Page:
Get street smart with connected cars: Android Auto vs Apple CarPlay

Android Auto vs Apple CarPlay – it’s all about the connected car revolution 

The rising tide of technology is changing the world and cars are not exempt.

In fact, research from global consulting firm McKinsey&Company found as far back as 2014 that more than 10 per cent of car buyers wouldn’t even consider a vehicle that doesn’t have internet access.

You might have a smartphone, a tablet and maybe even a smart watch, so it makes sense to want your connected tech to communicate with your car – a place where you might spend a considerable amount of time.

Here’s a quick look at what two of the tech industry’s biggest players have to offer in terms of a connected driving experience.

Android Auto 

Video courtesy: Android on YouTube

Connect your Android smartphone to your car in order to have easy access to maps, messages, music and more.

To use Android Auto, you need an Android phone that runs version 5.0 (Lollipop) or higher.

You also need to get your hands on an Android Auto compatible vehicle, or retrofit your vehicle with the appropriate gear.

Some of the car brands that integrate with this technology include recent models of Ford, Holden, Honda, Mitsubishi and Volkswagen.

Only apps deemed useful and safe for driving by Android will appear on the screen of your car. The purpose of this is to reduce driver distraction – it’s obviously not a good idea to play Candy Crush on your car’s display while you’re behind the wheel!

Android takes things a bit further by blocking you from using apps on your phone screen while you’re driving. What it does let you do, however, is chat to your car as though it is your personal assistant.

You can get it to read you your text messages or you could request that it reminds you to grab some milk. These reminders will carry through to your phone when you leave your vehicle.

Some of the most recommended apps to use on Android Auto are:

  • Your phone (if you can call that an app), which can be operated using buttons on your steering wheel or your voice
  • Google Now (and in future Google Assistant) for an intelligent personal assistant
  • Google Play Music, Pandora and Spotify (among others) to stream your tunes either via the internet or from your device
  • Pocket Casts for listening to podcasts
  • WhatsApp and Google Hangouts for having messages read to you and dictating responses without having to take your eyes off the road
  • Google Maps for getting you from A to B with voice activation and out-loud directions
  • Skype – more so for receiving instant text messages than using video chat while you’re driving

When you jump in your car and connect Android Auto, the first screen you will see by default is a stream of ‘cards’ that show you the latest weather info, what calls you have missed and how many messages you have waiting for you.

Using Google Now, your car can even figure out where your next appointment is and prepare itself to direct you there (that’s direct you, not drive you).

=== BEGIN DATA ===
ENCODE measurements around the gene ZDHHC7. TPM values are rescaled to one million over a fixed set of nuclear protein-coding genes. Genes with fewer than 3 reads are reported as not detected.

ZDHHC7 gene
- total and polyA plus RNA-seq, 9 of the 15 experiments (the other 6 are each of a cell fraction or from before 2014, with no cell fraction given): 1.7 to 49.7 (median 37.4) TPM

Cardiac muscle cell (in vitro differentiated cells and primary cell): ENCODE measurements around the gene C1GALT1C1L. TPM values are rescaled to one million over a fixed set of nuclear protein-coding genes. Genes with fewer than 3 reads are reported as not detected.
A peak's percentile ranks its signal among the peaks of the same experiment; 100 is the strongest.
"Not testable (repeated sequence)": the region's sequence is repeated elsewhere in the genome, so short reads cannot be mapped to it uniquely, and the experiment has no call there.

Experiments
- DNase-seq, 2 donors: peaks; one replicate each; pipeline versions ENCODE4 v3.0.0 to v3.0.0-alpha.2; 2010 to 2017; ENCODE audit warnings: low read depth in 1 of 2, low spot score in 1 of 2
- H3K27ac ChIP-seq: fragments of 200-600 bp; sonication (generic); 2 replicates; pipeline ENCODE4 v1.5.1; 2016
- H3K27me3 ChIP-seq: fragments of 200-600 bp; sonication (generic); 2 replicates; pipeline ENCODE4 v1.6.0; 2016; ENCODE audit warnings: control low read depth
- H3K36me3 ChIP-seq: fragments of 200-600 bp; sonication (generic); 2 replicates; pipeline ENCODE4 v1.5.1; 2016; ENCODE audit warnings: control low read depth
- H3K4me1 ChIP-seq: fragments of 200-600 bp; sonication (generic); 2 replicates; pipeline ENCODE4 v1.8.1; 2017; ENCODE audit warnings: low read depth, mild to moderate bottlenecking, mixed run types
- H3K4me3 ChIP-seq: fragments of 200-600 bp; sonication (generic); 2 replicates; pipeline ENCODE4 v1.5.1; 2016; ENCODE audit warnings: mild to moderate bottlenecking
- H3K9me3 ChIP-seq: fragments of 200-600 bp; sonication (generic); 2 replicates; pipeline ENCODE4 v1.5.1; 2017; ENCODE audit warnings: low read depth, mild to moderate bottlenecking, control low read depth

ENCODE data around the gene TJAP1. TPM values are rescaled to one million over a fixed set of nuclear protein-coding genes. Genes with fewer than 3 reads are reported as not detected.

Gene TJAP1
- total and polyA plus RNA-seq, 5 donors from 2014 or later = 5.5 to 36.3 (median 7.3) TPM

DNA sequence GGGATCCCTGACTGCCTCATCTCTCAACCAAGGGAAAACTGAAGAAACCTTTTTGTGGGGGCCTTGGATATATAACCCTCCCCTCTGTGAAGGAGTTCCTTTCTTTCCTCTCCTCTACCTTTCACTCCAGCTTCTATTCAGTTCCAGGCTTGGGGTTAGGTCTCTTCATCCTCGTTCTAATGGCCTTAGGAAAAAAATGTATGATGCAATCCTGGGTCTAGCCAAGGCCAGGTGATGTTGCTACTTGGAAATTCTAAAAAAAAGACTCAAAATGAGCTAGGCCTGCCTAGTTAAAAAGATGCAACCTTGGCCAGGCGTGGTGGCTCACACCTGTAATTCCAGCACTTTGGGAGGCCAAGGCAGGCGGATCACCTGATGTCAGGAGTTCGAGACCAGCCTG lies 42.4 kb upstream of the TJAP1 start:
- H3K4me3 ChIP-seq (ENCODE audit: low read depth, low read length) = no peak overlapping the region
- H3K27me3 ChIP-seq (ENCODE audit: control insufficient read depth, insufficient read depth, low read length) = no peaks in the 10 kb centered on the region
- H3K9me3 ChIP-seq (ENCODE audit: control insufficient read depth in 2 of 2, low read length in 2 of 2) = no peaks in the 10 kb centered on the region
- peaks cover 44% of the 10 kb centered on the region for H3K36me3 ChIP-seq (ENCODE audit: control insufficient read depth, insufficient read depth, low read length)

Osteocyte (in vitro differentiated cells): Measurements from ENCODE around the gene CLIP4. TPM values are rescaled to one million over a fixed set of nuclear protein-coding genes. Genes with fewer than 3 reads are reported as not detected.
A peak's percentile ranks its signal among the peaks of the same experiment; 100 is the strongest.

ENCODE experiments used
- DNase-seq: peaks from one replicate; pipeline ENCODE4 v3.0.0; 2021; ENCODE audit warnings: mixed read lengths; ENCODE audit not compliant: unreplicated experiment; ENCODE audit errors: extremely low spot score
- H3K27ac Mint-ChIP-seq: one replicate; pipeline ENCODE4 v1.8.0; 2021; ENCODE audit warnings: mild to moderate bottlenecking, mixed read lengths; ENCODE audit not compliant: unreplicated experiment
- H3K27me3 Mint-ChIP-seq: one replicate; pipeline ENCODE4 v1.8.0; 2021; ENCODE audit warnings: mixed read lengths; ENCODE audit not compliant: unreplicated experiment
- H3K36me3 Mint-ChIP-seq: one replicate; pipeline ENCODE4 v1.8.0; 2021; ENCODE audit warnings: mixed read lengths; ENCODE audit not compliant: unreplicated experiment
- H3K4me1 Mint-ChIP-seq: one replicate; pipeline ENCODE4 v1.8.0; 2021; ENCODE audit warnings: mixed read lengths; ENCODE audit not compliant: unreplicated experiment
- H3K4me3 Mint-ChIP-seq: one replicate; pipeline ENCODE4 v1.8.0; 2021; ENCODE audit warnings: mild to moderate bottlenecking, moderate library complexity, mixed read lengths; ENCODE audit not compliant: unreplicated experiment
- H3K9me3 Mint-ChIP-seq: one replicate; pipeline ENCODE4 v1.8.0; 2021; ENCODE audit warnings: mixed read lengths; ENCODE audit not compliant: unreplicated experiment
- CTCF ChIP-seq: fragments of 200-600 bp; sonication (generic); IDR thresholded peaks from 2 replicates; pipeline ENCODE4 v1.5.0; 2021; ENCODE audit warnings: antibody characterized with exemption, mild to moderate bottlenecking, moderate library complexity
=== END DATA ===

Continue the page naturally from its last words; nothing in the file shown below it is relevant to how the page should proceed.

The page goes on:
Android Auto reviewers like being able to use the Google Maps platform that they are used to relying on. They also appreciate the ‘pinch to zoom’ functionality that works on their car’s screen.

Apple CarPlay 

Image courtesy: Hyundai Media Centre

Plug your iPhone SE, 5, 6 or 7 (or the in-between S versions) into your connected car and the screen will switch to Apple mode, displaying apps in a similar way to how you would find them on your phone (albeit a limited number of apps). You can rearrange or remove apps using the controls within your phone.

CarPlay can be controlled using a touch screen, by voice or with the knobs and dials on your car’s dashboard, depending on your setup.

The system lets you speak directly to Siri by holding down a button on your steering wheel. While driving, you can ask Siri to phone a friend, take you to the beach or read your text messages out loud. 

You can also ask for answers to basic questions like “Where is the nearest yoga studio?” and “What time does the nearest supermarket shut?”

As with Android Auto, CarPlay can predict where you might be going based on the appointments in your calendar and email.

Apple’s iOS 10 update has also allowed the use of third party communication apps like Skype and WhatsApp in your car.

The CarPlay system also offers a clear music player interface, which is even easier to use if you create playlists for yourself ahead of time.

Perhaps one of the best features of Car Play is that it will remind you where you are parked (so long as you take your phone with you).

Dozens of vehicle models are available that can integrate with Apple Car Play, including Porsche, Toyota, Audi, Jeep and KIA.

Don’t have a brand new car?

Adaptor kits are available for CarPlay to bring your older vehicle into the future.

Android also recently announced that an update to Android Auto later in the year will allow users to access the platform straight from a phone mounted on their dashboard.

Similarly to how your car is not immune to crashes, neither are the apps that you connect to using Android or Apple. They are susceptible to shutting down at random the same way as they do on your phone from time to time.  

Just keep in mind that these hands-free interfaces are intended to let you access your connected devices without fiddling around with a small screen and taking your eyes off the road. Always keep an eye on where you’re going, and pay attention to your surroundings while driving.

A connected car isn't the only upgrade that could be coming your way. Once you get home, you'll probably want to take some time to relax in your connected lounge room of the future.